UNESCO Names Industrial Ivrea as World Heritage Site
ROME -- On July 1 UNESCO named Ivrea in North Italy a World Heritage Site, and the "ideal industrial city of the 20th Century." The city identified with Olivetti, the renowned manufacturer of office machinery founded in 1896, is Italy's 54th to be accorded World Heritage status by UNESCO, and in absolute the nation's industrial city. The tribute to Ivrea and to Olivetti, whose buildings covered 70% of the urban area, was in the planning for a decade. The company manufactured world-class early typewriters and printers and, more recently, computers, tablets and smartphones. In its heritage is the Olivetti Foundation.
A distinct example
In announcing the honor, UNESCO said that, "Ivrea represents a distinct example of social and architectural experimentation for the industrial processes, and an innovative experience in worldwide industrial production that takes into particular consideration the well being of the local communities. The industrial city of Ivrea represents a significative example of 20th Century theories of urban development and architecture, and a response to the social and industrial transformation including the transition from mechanical to digital industries."
Olivetti's industrial revolution
Camillo Olivetti was succeeded as general manager in 1933 by his far-sighted second son Adriano, who in the next three decades kited the family business into a "global phenomenon," in the words of the Rockefeller Foundation. What has been called Adriano Olivetti's "humanist" approach was spelled out in the Community Program Manifesto of 1963, inspired by the early industrial utopianism of the French socialist philosopher Charles Fourier (1772 - 1837) and Henri de Saint-Simon, contemporaries of Robert Owen in England. Theirs was the early industrial revolution, and they preached that all good men had a duty to promote the general welfare of every individual in society. Adriano was also influenced by the Italian anti-Fascist intellectuals Piero Gobetti and Carlo Rosselli, who was murdered in 1937 by right-wing assassins. Implicitly in selecting the Olivetti industrial city, UNESCO is honoring that humanistic approach to industry.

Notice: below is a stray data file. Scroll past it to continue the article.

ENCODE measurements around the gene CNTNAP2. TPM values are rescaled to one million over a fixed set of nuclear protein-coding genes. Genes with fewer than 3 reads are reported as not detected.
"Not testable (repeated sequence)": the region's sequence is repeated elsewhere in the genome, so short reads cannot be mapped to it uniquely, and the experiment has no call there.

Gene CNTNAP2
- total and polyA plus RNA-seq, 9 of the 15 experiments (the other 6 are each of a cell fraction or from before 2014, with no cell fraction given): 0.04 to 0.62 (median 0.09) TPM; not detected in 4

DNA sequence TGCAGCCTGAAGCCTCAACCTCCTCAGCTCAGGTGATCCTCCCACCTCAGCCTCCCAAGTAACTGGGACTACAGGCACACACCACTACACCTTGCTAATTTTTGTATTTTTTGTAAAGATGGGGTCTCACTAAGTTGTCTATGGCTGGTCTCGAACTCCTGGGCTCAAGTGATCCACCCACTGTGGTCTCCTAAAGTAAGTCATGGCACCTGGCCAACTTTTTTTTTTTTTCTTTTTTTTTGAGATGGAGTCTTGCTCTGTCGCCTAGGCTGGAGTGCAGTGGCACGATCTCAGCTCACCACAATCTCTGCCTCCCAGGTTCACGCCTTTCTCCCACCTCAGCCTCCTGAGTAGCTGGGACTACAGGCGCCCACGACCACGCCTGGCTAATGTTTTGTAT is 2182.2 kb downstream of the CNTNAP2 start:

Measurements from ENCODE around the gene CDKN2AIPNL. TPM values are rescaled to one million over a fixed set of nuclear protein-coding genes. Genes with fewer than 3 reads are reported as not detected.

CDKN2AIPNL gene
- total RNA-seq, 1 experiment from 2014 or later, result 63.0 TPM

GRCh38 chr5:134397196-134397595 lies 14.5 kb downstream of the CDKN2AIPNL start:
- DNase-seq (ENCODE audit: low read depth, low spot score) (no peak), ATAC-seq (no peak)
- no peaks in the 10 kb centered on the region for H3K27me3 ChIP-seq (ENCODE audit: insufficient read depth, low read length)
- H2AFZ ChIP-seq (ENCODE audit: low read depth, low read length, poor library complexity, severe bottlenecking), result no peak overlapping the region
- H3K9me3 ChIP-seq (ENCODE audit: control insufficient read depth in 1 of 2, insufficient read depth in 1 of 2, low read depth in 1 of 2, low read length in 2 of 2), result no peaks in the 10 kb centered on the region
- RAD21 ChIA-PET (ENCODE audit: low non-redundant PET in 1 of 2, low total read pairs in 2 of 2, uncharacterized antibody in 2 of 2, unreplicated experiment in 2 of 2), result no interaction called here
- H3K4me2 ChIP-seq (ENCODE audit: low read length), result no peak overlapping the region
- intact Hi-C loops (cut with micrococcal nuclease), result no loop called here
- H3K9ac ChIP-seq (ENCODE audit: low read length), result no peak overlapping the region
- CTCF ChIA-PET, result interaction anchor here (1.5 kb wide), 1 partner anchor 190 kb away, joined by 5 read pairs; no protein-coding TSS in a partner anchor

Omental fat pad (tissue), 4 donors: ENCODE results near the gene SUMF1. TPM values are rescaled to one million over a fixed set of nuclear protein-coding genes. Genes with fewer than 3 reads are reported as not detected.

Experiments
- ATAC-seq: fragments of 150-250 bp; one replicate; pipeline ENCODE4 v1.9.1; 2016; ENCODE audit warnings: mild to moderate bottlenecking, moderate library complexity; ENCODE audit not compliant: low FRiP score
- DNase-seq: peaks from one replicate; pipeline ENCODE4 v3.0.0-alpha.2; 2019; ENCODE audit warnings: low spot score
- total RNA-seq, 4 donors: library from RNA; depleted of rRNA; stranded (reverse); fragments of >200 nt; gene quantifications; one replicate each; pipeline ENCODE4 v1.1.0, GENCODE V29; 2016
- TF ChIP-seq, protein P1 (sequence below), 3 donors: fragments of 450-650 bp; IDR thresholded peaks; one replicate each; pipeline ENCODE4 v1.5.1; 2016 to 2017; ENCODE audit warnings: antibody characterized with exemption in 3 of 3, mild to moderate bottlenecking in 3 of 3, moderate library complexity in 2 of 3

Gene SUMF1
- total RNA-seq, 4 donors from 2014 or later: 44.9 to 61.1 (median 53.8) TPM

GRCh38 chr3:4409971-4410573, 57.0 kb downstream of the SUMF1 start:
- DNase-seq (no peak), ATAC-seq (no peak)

In the view of Adriano Olivetti the assembly line was only a part of life, and it was the bosses' role to take into serious consideration his workers' entire life -- to find "harmony between private and public life, between work and the home." This concern for workers' housing and construction of handsome factories also meant construction of user-friendly neighborhoods plus comfortable, aesthetically pleasing centers for social services and their leisure time activities. Architecture -- the use of space -- played a fundamental role. Among the architects responsible for the buildings Olivetti intended to be inspiring were Le Corbusier, Louis Kahn, Carlo Scarpa. The result is that, for the first time in Italy, an industrial city is placed on the same level of "historical, cultural and aesthetic interest", and hence warrants the same degree of protection, as a cathedral, historic palazzo or monument, as Paolo Furia of the University of Torino points out in his study of industry at Ivrea.
A jewel in the Alpine foothills
Ivrea is a town in the Alpine foothills near Turin in Piedmont, in northwestern Italy, and believed to have been occupied at different times by Celts in the 5th century BCE; by Romans in 100 BCE; and by the Lungobardi (Lombards) after the 6th Century AD. In the 13th century it was ruled by the Emperor Frederick II. Among its pre-industrial monuments is its 14th Century castle and its Old Bridge (Ponte Vecchio), first constructed of wood in the year 100 AD and rebuilt on stone in the 18th Century.